It is believed that John and Priscilla's was probably the 3rd wedding in Plymouth. Since Priscilla is not listed in the 1623 division of land, it is assumed their marriage took place before that list as made. By May of 1627, at the time of the division of cattle, the Aldens had two children, Elizabeth and John. No birth records for any of the Alden children survive, but from the death record of Elizabeth Alden it appears she was born about 1624-5 and was the eldest child. This lends evidence that Priscilla was probably 16-18 in 1620, slightly too young to marry in the first year or two she was orphaned.

Bradford's list states that the Alden's had 11 children, but only 10 have been identified. The ten known children are: 1) Elizabeth born about 1623-1625 died May 31, 1717 and married William Parodie 2) John born about 1626 and died March 14, 1701 and married Elizabeth Phillips 3) Joseph born after May 22, 1627 and died February 8, 1696/7 and married Mary Simmons 4) Sarah born after May 22, 1627 and died before June 13, 1688 and married Alexander Standish 5) Jonathan born about 1632 and died February 14, 1696 6) Ruth who died October 12, 1674 and married John Bass 7) Rebecca born before 1649 and died after June 13, 1688 and married Thomas Delano 8) Mary 9) Priscilla 10) David born about 1646 and married Mary Southworth

In 1626, fifty three members of the colony (including John Alden) and five London men (called the "Purchasers") were to pay L180 for all of the stocks, lands, and merchandise that belonged to the Company. In May 1627 John Alden joined with William Bradford, Capt. Myles Standish, Isaac Allerton, Edward Winslow, William Brewster, John Howland, and Thomas Prence, to undertake (thus they ere called the "Undertakers") the debt owed by the "Purchasers." In return, this group of eight men received the boats, furs, and other stores that had belonged to the Company as well as rights to trade for themselves for six years. Payment was to be made in corn and tobacco.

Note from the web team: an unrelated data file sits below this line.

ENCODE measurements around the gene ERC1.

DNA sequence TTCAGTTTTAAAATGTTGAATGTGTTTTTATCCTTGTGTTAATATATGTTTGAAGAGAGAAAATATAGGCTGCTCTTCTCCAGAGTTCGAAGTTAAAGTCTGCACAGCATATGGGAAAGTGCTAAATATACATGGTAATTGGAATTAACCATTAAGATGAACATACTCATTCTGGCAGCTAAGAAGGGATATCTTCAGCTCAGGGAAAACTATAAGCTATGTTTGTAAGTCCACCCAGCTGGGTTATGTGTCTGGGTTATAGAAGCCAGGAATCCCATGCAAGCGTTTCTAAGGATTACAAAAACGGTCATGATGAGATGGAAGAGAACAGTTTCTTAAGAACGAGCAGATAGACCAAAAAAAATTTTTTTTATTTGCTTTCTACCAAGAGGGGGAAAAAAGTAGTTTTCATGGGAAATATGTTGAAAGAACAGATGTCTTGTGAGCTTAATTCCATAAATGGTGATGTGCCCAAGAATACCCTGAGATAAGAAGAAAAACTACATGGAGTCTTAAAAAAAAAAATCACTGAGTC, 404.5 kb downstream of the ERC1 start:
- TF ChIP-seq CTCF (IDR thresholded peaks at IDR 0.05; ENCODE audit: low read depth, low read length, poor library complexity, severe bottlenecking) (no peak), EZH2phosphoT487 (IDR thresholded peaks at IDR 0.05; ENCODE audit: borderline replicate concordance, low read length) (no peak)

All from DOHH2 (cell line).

The colonists began to spread out from Plymouth and settle on the land they had been granted. At first, the families would tend to their land during the summer and return to the Plymouth settlement during the winter where they could attend church. The original Alden house in Duxbury was probably begun during the summers and by 1631 the family was staying longer, perhaps the whole year. Bradford and others in Plymouth were worried about losing the families from the original settlement, and in April 1632, John Alden, Capt. Standish, Jonathan Brewster and Thomas Prence signed an agreement promising to bring their families back to Plymouth during the winter. However, as Bradford later wrote, "First those that lived on their lots on the other side of the Bay, called Duxbury, they could not long bring their wives and children to the public worship and church meetings here, but with such burthen as, growing to some competent number, they sued to be dismissed and become a body of themselves" (Bradford's History, 253). Thus the Alden family took up permanent residence in Duxbury. The Alden grant in Duxbury was accessible by water from the bay and up the river, so that the whole length of the farm had water transportation. The first house built and occupied by John and Priscilla was a long, narrow house with a field stone foundation and a root cellar under the west end. Archeological excavations made in 1960 by Roland Wells Robbins revealed the cellar stones and that the house was about 10 feet in width and 38 feet in length (here the Aldens raised 10 children!). The dimensions of the old house led Robbins to believe that it had been dismantled and moved up the hill to be incorporated as the kitchen, borning room, and buttery of the existing Alden House, which are exactly the same dimensions (Pilgrim John Alden's Progress, 15). The present Alden house itself, built in 1653 and probably including part of the 1628 first Alden house, stands on a knoll on the original Alden land, the old farm grown to woodlot now but the house almost unchanged from Pilgrim times. This house remained in the possession of members of the Jonathan2 Alden family until 1892 and was transferred to the Alden Kindred in 1907.